CA Bar Prep - Property (The Deed)
|The Deed - what is it?|| Transfer of an interest in land can only be accomplished through a legal document called a "deed" that satisfies various formalities required by state statute.|
So, you enter into a contract first. At closing, you transfer the deed.
|Statute of Frauds requirement||A deed must be in writing and signed by the grantor.|
A deed must contain the unambiguous description of the property... it doesn't have to be formal, but the parties must be identified along with the land. If the deed is blank as to "grantee," then whomever the deed was delivered to will be presumed the grantee.
However, without specific authority, the grantee cannot fill in the "land" description, and the grantee also does not have the authority to fill in her own name.
No need for a seal, consideration, attestation.
| Sufficient Description: Is "all my land" enough?|
what about "all my land in Orange County?"
|Yes to both. It's enough to provide a good lead. Property can be described in various ways.|
|Insufficient Description - what happens?||The title remains in the grantor, but a suit could be brought for reformation. However, parol evidence is not admissible... it would violate the statute of frauds. Insufficient description is one thing, ambiguity is another.|
"I grant you one acre off the western end of my 30 acre tract." "Off the western end" is too vague to ascertain which acre is being talked about.
|Ambiguity||This is weird, because ambiguity is different than "insufficent description." Ambiguity is like "I grant you blackacre" and then three lines later "I grant you whiteacre," and it is unclear which is being conveyed, then you COULD use parol evidence to clear up the difference.|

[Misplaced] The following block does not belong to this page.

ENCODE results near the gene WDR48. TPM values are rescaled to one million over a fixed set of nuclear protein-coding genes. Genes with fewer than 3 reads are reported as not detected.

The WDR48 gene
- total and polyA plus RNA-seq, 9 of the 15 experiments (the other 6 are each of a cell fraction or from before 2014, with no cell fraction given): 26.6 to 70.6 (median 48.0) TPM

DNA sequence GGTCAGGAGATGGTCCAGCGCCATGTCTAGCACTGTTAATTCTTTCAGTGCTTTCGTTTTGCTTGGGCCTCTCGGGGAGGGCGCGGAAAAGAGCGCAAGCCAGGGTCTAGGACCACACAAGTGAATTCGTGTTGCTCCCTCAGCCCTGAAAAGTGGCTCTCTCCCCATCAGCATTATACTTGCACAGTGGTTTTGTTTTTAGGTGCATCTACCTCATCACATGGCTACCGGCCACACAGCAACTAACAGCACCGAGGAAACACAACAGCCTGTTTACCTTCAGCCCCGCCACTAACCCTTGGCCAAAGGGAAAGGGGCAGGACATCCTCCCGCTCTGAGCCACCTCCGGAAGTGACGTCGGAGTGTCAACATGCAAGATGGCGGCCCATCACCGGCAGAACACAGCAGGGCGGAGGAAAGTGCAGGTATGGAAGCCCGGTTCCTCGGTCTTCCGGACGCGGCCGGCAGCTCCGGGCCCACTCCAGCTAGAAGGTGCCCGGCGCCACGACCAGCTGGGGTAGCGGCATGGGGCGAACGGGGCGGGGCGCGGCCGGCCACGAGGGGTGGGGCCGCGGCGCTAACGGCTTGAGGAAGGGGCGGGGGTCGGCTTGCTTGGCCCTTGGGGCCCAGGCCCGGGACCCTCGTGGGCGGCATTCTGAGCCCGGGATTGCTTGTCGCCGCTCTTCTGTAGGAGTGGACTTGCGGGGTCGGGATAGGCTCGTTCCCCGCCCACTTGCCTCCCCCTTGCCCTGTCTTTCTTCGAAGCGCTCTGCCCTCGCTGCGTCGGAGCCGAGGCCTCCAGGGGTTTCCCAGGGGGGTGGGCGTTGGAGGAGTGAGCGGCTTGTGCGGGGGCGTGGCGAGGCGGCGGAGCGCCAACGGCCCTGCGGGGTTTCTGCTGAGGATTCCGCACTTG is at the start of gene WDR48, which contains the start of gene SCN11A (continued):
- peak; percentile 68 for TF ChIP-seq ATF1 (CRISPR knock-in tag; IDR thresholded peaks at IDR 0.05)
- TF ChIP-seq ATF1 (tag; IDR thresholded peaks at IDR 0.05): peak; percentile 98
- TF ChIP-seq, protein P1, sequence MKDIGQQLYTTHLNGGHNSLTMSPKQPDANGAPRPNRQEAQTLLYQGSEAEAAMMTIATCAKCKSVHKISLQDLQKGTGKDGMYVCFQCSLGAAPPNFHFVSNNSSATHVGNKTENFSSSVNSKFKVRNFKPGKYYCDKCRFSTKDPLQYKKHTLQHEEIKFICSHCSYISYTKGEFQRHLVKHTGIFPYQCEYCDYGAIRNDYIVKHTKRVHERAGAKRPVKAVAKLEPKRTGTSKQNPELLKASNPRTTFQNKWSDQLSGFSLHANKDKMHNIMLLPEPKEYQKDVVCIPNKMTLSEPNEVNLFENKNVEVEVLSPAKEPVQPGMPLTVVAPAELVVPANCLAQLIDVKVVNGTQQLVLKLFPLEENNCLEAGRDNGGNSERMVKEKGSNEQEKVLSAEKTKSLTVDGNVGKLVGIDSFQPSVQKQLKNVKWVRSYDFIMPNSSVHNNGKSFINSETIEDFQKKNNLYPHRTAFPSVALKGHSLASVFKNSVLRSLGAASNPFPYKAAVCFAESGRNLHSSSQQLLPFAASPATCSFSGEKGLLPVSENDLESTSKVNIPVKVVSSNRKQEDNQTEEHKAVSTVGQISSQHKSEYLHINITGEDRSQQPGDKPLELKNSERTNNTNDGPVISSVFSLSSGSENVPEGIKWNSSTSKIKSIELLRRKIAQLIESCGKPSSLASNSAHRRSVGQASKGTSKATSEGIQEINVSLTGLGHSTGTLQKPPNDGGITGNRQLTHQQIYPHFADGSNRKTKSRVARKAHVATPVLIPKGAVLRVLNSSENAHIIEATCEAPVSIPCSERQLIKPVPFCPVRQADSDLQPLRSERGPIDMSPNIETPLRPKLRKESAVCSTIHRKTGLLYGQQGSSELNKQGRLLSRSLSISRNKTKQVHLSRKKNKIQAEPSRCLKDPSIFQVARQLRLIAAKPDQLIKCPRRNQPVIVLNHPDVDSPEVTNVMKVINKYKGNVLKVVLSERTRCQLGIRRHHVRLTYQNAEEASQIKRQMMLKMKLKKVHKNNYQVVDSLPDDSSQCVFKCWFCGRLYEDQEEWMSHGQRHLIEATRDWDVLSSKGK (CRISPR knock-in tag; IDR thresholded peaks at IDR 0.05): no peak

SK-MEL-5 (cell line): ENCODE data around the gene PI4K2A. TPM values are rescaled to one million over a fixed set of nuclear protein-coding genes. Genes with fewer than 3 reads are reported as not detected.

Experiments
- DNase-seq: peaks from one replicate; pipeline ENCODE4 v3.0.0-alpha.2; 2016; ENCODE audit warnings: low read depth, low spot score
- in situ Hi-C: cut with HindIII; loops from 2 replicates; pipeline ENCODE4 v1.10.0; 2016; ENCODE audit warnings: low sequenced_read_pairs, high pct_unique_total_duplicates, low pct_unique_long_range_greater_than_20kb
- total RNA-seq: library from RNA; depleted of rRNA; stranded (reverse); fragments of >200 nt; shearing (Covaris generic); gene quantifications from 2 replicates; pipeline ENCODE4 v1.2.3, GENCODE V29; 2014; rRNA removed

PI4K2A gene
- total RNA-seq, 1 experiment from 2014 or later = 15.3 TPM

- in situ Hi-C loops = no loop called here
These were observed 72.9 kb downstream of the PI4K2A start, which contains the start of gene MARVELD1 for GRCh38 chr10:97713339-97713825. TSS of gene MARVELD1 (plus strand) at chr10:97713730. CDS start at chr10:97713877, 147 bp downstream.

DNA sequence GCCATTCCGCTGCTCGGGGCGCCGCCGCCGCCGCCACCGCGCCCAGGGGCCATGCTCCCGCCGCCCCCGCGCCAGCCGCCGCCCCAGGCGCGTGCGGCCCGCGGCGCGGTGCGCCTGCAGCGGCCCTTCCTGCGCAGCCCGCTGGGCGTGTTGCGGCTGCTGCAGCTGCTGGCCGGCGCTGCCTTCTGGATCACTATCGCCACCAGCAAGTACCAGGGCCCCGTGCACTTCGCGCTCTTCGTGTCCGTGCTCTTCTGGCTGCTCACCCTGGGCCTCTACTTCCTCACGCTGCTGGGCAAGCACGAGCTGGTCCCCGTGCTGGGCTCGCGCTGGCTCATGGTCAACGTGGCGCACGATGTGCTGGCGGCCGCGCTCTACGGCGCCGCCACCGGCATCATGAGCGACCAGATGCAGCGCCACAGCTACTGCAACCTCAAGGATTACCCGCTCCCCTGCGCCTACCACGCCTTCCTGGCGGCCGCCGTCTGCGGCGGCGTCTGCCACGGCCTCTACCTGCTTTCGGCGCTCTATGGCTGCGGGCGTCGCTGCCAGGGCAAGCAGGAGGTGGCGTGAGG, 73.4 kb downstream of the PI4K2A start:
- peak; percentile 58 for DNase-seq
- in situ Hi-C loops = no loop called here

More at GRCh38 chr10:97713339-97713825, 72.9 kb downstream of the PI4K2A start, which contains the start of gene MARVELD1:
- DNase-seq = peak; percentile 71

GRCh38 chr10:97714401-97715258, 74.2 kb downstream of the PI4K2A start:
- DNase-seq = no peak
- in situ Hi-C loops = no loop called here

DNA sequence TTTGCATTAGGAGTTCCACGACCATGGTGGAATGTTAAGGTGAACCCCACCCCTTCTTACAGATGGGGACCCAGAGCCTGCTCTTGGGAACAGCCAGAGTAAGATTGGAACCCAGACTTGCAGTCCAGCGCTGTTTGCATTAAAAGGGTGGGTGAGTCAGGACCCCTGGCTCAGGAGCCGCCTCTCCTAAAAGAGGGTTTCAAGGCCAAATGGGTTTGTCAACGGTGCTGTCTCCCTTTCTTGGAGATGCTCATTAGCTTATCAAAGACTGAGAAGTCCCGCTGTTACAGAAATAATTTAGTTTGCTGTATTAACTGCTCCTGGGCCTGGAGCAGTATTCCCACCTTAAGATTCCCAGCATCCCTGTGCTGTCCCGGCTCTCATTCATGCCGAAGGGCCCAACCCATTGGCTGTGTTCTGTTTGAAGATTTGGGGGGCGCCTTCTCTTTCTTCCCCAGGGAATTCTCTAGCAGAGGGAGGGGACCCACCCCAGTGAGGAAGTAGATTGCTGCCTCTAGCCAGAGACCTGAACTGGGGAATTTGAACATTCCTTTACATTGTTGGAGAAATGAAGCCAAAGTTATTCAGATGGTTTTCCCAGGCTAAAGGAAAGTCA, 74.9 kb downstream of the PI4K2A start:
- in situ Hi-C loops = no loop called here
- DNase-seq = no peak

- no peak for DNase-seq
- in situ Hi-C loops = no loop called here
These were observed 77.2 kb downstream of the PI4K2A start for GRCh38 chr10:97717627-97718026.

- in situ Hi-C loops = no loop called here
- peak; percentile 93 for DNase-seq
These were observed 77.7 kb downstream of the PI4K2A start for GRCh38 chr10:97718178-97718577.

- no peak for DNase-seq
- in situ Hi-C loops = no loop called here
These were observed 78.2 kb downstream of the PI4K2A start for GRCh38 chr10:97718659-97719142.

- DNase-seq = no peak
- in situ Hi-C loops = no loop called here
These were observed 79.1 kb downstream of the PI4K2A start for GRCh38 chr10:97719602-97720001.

If the ambiguity is not obvious from the face of the deed - a specifically described piece of land that is, for whatever reason, hard to identify -- "my house in San Fransisco." You CAN use parol evidence to figure out where the guy lives.
But you can't use to if he has THREE houses in San Fransisco.
|Rules of construction - where there is doubt the exact location of the property line, or two measurements give different results.||These ARE NOT ironclad rules of law -- there can be clear evidence of a contrary intent that will supersede them.|
1. Natural monuments
2. Artificial monuments
5. General descriptions ("Dan's Island") or quantity.
So, if the same deed says "from point X to the old oak tree" and also "from point X south 100 feet," you go with the old oak tree.
|Where my boundary at??||If you're next to a road, and your deed says " you are bounded by that road," you have title up to where the road starts.|
If the deed is otherwise conveyed, you have title to "the center" of the road -- or the whole thing, if the grantor retained no adjoining land.
If the deed says "your property runs along the street" you are bounded by presumption, but you need more specific language to be "bounded" by a watercourse.